gmhTODAY 20 gmhToday June July 2018 - Page 83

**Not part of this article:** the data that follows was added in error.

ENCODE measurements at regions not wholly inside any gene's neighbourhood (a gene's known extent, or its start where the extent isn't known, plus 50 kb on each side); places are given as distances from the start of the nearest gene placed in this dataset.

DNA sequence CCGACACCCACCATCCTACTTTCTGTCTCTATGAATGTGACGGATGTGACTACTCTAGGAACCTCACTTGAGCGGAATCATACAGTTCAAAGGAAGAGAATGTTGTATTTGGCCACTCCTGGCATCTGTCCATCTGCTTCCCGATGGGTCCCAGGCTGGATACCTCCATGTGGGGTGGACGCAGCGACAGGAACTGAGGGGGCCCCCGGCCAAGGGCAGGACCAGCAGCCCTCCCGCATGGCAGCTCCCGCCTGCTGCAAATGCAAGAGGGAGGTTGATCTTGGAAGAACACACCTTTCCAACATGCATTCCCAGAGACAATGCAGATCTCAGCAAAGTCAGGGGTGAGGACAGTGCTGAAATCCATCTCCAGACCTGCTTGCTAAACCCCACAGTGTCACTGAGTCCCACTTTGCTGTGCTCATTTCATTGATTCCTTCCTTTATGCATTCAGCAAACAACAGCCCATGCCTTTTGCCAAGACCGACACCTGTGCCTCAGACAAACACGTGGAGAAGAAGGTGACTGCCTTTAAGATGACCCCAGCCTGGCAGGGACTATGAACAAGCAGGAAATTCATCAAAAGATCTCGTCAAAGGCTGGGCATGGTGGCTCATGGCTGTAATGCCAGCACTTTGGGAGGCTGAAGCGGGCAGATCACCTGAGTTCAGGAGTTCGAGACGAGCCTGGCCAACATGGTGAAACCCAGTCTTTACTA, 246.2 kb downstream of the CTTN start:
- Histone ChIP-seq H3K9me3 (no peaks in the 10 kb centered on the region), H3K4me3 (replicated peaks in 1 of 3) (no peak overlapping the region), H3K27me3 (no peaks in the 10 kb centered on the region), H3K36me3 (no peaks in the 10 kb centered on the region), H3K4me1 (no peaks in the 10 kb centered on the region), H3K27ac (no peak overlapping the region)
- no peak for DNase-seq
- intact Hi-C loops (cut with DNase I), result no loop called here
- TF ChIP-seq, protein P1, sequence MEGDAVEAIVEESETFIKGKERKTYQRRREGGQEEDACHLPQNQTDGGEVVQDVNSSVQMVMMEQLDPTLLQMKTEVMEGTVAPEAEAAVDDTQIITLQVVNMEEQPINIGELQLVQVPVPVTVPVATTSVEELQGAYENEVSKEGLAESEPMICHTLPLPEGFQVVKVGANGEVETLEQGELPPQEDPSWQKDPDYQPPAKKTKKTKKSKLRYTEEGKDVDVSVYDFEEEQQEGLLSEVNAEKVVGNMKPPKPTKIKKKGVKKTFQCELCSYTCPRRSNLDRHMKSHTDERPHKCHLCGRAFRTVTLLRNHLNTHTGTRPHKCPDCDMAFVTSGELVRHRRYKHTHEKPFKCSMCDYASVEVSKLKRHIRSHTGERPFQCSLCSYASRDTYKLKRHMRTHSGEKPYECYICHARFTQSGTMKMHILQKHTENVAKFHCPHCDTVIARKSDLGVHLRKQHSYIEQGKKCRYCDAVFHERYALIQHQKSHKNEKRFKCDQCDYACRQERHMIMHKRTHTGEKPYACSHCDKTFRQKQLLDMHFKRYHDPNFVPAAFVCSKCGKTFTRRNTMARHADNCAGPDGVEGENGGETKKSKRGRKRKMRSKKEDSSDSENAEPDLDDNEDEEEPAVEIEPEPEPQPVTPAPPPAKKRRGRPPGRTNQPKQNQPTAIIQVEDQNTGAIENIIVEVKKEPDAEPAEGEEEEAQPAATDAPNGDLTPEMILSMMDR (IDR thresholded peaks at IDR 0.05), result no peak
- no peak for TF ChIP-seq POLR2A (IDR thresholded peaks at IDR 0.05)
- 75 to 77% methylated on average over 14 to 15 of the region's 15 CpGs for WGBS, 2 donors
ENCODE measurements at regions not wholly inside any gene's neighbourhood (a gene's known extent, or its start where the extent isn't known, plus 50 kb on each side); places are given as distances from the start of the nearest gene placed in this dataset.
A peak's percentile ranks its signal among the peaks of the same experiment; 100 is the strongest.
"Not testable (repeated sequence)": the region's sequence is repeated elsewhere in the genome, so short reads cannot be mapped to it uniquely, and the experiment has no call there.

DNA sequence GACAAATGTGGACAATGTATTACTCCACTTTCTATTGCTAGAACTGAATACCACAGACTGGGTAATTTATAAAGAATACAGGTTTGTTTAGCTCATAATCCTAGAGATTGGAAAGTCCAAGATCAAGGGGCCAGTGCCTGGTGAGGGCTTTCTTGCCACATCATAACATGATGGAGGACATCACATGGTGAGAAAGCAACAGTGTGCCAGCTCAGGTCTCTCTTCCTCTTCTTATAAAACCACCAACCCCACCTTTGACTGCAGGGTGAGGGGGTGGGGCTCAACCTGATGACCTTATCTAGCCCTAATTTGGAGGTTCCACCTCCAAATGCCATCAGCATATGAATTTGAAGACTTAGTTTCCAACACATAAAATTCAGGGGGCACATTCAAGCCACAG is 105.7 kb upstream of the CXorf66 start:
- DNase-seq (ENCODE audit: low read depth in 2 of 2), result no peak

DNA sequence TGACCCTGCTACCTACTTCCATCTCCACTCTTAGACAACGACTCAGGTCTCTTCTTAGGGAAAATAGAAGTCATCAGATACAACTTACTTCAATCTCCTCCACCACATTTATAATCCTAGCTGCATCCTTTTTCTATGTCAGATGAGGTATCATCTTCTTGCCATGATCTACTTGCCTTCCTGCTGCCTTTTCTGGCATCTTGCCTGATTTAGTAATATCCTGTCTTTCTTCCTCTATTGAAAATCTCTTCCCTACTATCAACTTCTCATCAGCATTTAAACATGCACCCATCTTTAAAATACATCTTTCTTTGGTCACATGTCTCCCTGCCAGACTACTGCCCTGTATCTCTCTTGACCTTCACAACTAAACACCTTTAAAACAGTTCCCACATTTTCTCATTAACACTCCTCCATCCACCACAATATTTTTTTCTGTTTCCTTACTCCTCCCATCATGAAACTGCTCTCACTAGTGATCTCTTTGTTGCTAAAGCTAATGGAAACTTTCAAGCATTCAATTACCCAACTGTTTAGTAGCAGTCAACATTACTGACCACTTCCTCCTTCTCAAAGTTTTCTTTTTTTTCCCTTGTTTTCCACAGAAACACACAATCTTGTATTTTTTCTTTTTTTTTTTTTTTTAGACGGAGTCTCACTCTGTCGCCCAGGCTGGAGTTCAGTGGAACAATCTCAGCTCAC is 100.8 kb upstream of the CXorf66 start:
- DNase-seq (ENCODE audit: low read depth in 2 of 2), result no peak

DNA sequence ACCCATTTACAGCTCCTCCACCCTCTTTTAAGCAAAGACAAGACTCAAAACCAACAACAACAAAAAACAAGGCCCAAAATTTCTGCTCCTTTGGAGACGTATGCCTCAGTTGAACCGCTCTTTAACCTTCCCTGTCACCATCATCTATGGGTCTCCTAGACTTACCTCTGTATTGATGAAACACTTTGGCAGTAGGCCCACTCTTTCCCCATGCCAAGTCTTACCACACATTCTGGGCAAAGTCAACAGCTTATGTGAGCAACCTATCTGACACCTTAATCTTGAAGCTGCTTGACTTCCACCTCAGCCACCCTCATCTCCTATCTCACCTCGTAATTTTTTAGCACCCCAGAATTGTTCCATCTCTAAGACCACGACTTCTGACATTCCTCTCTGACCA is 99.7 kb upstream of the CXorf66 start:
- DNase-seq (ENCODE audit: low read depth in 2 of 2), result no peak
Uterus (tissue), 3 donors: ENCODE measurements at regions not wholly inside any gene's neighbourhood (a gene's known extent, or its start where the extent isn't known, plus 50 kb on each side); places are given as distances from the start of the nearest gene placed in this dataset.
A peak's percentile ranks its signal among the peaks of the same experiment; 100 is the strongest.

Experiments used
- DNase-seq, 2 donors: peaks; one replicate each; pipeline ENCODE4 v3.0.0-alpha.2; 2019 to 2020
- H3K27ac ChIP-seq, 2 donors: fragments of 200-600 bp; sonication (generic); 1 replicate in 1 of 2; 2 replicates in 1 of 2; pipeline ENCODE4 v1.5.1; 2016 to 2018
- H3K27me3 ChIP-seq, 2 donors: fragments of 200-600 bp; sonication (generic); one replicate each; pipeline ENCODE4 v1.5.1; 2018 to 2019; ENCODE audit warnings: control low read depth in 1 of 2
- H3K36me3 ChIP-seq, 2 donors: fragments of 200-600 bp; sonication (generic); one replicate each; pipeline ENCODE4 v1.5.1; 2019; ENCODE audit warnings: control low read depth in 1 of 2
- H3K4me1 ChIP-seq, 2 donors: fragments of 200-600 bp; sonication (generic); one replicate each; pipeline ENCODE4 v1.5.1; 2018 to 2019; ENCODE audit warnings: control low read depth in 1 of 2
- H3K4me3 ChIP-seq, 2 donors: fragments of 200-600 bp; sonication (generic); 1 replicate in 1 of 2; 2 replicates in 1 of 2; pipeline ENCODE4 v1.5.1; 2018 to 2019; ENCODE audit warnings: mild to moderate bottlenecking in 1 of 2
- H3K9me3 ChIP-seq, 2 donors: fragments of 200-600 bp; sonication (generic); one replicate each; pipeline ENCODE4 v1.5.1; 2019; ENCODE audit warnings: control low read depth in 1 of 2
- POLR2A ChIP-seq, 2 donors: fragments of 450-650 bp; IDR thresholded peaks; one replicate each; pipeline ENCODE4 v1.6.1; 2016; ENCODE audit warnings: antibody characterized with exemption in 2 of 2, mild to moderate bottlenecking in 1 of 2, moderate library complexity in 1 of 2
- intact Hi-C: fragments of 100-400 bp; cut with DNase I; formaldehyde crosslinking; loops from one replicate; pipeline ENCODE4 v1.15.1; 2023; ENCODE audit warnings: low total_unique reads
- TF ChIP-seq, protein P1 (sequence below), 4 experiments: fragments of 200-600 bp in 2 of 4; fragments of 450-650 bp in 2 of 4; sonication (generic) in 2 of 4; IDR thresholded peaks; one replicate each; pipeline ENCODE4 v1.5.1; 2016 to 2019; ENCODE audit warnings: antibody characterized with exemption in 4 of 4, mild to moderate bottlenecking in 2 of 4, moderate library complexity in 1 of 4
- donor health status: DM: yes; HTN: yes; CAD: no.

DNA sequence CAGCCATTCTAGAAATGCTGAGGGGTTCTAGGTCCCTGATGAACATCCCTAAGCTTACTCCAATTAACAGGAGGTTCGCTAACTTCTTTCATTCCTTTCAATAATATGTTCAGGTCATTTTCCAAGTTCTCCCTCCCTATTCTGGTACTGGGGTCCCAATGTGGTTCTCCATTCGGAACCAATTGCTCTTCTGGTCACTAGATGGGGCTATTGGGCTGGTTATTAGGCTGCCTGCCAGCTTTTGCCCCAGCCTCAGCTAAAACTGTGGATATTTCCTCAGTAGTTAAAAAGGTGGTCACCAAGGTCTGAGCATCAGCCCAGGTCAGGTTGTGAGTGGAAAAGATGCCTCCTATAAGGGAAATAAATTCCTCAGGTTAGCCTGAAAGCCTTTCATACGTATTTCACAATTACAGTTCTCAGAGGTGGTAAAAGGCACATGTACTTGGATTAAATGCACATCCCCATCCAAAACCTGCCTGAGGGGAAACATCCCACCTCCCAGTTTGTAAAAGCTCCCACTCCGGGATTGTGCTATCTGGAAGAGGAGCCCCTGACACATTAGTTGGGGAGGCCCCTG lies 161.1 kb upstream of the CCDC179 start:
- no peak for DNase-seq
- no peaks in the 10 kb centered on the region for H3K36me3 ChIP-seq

Cathy's Kitchen by Cathy Katavich Summer Squash Summer squash belongs to a very large family of plants usually referred to as the gourd family. Winter squashes, cucumbers, cantaloupe, and watermelon also belong to this same family of plants. The main difference between summer and winter squash, such as butternut and acorn, is that summer squash has soft, thin skin that is edible. In fact, the term squash comes from the Narragansett Native American word skutasquash meaning “green thing eaten green.” All summer squash can be eaten raw or cooked. They have a mild flavor that can range from sweet to nutty and though the difference in flavor between varieties is subtle, it’s distinct. The most common varieties of summer squash you’re most likely to cross paths with over the next few months are green zucchini, yellow zucchini, yellow crookneck, Mexican gray, pattypan, and perhaps eight- ball round squash. Zucchini is undoubtedly the most prevalent summer squash. If you’re a gardener, you will have more zucchini growing than you know what to do with! Zucchini is such a prolific vegetable that entire cookbooks have been written about it! Health benefits of squash In terms of nutrient richness, most people would not put summer squash in the “powerhouse” category, like kale and broccoli. However, summer squash has remarkable nutrient richness in all nutrient categories. It’s a key source of antioxidant vitamin C, an excellent source of manganese and zinc, two key antioxidant minerals, a good source of fi ber and protein macronutrients, and very high in phytonutrients like carotenoids. Carotenoid is especially abundant in all the yellow squash varieties, ranking just behind carrots and sweet potatoes. All these key antioxidants help boost immunity and support healthy aging. Plus, since squash is 95% water, it is very low in calories, about 25 per cup of cooked squash. Buying and Cooking Summer Squash If you think you don’t like zucchini, or that it’s boring, it probably wasn’t properly prepared. Contrary to today’s attitudes about vegetable cooking, summer squash is at its worst when cooked to “crisp” tender! It needs cooking time to develop its sweet, nutty fl avor. Although there are differences in the fl avor of different summer squash, their fl avors and textures are so similar that they are usually interchangeable in recipes. Be careful with seasonings – the delicate fl avor can easily be overwhelmed. In the world of squash, bigger is not always better! Squash should be about 6 to 7 inches long or 4 inches wide for the flat varieties. Once they get large they are coarse and stringy! Look for firm squash with few blemishes. Store refrigerated in a plastic bag for up to a week. There are several basic preparations that will bring out the best in your squash: Roasting – cut squash into large chunks or slices and put in large bowl. Add in enough olive oil to coat, then mix in salt, pepper, garlic, or any seasoning you like. Spread onto roasting pan and bake at 450 o F for 15 to 20 minutes, stirring halfway through. Wilting – This should be done any time you plan to serve zucchini raw, such as in a salad. Cut the zucchini into bite size pieces or long slender strips. Put in a colander and salt generously, tossing to coat well. Set it aside over a bowl or sink until the squash softens and liquid is released. Rinse and pat dry. Glazing – Cut the squash into large chunks and put into a pan with enough water to cover the bottom plus a couple tablespoons of olive oil, and some sliced g